There were 3 brothers who came to America. That is almost as common as one of my ancestors was an Indian Princess. But I really do have a story of 3 brothers. The family tradition is that they were orphaned as teenagers. They were suppose to have some sisters, but no one knows their names or what happened to them. All of the children were spread out among the family to be raised.
The three boys were John William, James Thomas, and J. M. (Jeptha or Jeremiah) Evans. I've done extensive research on all three boys but hadn't come up with any information before 1880. John William was living with Jasper Flynn on the 1880 census in Tallahatchie County, MS. He was only a few houses down from Mary Josephine Isabella Sumner who he married a few years later. One of the other boys married Janie Flynn.
The third reference to the Flynn family came when I found three boys named, John, James, and Jerry who were the right ages living with Eliza Flynn on the 1860 census in Adams County, MS. Even though their last name is listed as Flynn instead of Evans, it is obvious that it is a blended family because there are two children named John and two named Mary. If this is the correct family, then it must mean that one of the Marys is their sister.
I've ordered microfilm from Adams County but didn't find anything conclusive. There was no probate record or orphan records which named the boys. Recently I found a notice from the St. Mary's Cathedral Church which mentions a Robert Evans who died just months before the census record. My next goal is to search the christening records at the church to see if I can identify the three boys and their parents.
Friday, December 2, 2011
Saturday, November 26, 2011
Last Tuesday, I was one of three members of a panel discussing "Finding Who You Are". It was suppose to be a little like the show "Who do you think you are?" in that we were to highlight an interesting ancestor and how we found them or something about their life. I chose Cassie McCarley, John William Evans, and John Golightley. I worked diligently on a Prezi presentation which had copies of documents, how I found the information, and in one case what I am going to do to finish solving the puzzle.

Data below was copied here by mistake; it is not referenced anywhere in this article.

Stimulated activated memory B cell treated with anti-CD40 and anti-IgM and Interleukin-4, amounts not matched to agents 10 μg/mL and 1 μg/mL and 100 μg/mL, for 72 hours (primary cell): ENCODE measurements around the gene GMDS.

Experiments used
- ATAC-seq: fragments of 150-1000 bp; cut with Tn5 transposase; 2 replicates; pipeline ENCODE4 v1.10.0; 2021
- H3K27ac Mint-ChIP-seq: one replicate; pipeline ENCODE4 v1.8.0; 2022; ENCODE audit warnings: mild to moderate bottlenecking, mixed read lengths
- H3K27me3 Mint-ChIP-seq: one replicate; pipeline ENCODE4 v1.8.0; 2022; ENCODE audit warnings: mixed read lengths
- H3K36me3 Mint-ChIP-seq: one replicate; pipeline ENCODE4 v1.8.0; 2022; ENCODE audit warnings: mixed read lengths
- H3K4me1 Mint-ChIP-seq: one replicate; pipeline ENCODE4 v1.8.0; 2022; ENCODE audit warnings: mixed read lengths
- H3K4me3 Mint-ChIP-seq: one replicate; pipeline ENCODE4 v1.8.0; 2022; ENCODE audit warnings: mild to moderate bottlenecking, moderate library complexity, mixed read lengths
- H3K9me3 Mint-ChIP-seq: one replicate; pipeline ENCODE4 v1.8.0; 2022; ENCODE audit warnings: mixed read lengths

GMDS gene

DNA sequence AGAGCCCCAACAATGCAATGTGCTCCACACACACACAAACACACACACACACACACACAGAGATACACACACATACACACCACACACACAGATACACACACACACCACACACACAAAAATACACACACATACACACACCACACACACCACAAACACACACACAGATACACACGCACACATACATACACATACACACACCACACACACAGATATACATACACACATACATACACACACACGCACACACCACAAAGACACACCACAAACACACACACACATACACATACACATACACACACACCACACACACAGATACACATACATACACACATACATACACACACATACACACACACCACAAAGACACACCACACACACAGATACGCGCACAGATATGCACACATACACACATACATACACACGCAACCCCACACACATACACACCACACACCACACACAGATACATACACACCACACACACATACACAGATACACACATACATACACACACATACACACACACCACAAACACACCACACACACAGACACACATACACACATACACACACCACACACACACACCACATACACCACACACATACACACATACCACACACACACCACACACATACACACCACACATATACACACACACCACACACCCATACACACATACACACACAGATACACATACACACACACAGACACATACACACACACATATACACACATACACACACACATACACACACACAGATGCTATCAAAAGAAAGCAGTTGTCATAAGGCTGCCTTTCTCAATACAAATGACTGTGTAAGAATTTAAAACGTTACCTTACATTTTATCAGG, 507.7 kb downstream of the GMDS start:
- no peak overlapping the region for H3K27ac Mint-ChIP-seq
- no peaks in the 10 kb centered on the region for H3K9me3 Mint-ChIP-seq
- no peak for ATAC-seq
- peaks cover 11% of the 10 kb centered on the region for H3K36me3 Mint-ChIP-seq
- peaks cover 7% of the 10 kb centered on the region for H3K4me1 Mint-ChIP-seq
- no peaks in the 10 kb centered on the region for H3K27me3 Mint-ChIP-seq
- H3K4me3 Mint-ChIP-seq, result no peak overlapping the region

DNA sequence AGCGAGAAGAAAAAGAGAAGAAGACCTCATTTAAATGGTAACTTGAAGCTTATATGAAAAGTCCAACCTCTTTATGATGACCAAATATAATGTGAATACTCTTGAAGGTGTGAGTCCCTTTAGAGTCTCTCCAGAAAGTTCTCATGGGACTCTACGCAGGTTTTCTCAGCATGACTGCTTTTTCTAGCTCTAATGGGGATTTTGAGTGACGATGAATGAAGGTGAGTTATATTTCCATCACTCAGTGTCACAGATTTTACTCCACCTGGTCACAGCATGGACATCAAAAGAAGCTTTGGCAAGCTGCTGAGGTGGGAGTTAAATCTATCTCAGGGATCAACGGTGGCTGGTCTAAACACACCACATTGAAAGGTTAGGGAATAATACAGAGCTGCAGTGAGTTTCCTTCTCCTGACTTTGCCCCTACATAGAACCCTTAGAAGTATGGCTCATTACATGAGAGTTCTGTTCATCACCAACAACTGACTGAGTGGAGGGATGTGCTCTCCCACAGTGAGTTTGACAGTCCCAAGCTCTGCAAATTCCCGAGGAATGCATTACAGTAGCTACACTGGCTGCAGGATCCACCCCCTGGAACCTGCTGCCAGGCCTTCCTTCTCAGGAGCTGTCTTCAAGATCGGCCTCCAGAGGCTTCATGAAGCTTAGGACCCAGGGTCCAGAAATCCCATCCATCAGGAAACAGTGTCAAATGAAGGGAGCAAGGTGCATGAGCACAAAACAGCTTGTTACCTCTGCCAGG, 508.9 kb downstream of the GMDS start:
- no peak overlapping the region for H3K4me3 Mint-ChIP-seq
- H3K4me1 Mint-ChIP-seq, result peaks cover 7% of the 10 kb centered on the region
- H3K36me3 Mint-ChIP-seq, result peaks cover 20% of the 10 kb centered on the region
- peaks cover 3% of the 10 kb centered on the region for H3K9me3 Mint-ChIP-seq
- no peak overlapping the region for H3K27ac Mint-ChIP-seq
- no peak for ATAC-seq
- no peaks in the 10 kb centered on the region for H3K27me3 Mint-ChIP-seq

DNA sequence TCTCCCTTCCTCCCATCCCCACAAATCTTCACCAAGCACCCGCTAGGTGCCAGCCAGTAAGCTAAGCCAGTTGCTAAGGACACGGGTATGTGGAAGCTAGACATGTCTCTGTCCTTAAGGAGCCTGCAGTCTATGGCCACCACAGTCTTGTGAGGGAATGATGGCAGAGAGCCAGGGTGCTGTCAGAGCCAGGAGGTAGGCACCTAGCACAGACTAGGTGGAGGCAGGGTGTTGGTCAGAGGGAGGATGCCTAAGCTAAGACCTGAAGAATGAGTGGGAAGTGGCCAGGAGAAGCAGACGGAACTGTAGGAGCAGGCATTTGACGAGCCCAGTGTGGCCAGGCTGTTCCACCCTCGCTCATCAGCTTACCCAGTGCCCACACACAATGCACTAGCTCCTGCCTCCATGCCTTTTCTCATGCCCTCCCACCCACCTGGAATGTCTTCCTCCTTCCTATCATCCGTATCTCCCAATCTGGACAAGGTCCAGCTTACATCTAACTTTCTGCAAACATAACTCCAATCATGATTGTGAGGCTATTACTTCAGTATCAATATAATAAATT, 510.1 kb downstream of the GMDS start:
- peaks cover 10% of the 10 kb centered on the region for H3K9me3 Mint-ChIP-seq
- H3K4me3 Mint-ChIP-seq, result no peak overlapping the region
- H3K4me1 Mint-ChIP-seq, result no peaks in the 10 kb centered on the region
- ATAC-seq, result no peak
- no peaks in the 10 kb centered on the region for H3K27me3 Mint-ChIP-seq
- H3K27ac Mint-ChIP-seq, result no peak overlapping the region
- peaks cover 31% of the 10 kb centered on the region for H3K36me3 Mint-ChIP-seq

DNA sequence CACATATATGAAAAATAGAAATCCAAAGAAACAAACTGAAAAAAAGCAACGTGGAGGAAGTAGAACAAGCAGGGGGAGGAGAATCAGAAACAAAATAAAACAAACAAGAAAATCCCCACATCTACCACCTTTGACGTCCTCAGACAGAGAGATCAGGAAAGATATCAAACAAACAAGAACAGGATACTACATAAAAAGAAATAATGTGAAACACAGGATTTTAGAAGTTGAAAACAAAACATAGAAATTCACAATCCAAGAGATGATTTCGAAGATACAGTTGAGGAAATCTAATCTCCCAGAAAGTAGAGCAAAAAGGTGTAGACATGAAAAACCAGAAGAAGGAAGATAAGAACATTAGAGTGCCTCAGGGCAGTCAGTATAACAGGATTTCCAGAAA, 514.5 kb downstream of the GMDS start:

The first, Cassie McCarley, was a daughter of my Great Grandparents who died when she was 3 years old. I became interested in her when my Grandmother told me that they didn't know why she died but that she had been playing in the yard. She ran into the house to tell her Mother that there were Angels playing in the trees. Cassie became ill that evening and died. I wanted to prove that Cassie did exist and find out as much about her as I could. I found her on the 1900 Census as a 1 year old, but for years afterwards I found nothing else. Eventually I found an affidavit of birth for her in the McCarley / McDuffie Chickasaw Indian file. It said at that time that they were living in Ryan, Indian Territory which matched the census record. I searched for a death record, newspaper obit, and cemetery record, but found nothing. I was resigned to not finding anything else about Cassie.
Tuesday morning before my program that evening, I received an email from the digitalization and archives mailing list of the Library of Congress. The email was announcing an update of a newspaper project. In learning how to use the database, I searched for the surname McCarley in Oklahoma. A newspaper article popped up, which I quickly added to my program for that evening.